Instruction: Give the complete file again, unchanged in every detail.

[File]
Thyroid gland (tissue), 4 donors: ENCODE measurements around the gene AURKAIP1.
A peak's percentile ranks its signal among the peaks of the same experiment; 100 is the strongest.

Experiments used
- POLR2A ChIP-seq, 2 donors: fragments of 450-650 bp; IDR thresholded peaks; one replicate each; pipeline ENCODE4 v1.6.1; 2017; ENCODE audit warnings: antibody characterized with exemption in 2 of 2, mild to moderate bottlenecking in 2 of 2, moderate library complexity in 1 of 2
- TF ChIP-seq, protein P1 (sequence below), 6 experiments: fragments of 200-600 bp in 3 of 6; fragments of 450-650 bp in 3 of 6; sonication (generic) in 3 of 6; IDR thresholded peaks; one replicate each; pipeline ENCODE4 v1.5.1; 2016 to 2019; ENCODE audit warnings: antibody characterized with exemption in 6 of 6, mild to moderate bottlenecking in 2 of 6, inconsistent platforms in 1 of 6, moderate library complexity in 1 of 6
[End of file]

Thyroid gland (tissue), 4 donors: ENCODE measurements around the gene AURKAIP1.
A peak's percentile ranks its signal among the peaks of the same experiment; 100 is the strongest.

Experiments used
- POLR2A ChIP-seq, 2 donors: fragments of 450-650 bp; IDR thresholded peaks; one replicate each; pipeline ENCODE4 v1.6.1; 2017; ENCODE audit warnings: antibody characterized with exemption in 2 of 2, mild to moderate bottlenecking in 2 of 2, moderate library complexity in 1 of 2
- TF ChIP-seq, protein P1 (sequence below), 6 experiments: fragments of 200-600 bp in 3 of 6; fragments of 450-650 bp in 3 of 6; sonication (generic) in 3 of 6; IDR thresholded peaks; one replicate each; pipeline ENCODE4 v1.5.1; 2016 to 2019; ENCODE audit warnings: antibody characterized with exemption in 6 of 6, mild to moderate bottlenecking in 2 of 6, inconsistent platforms in 1 of 6, moderate library complexity in 1 of 6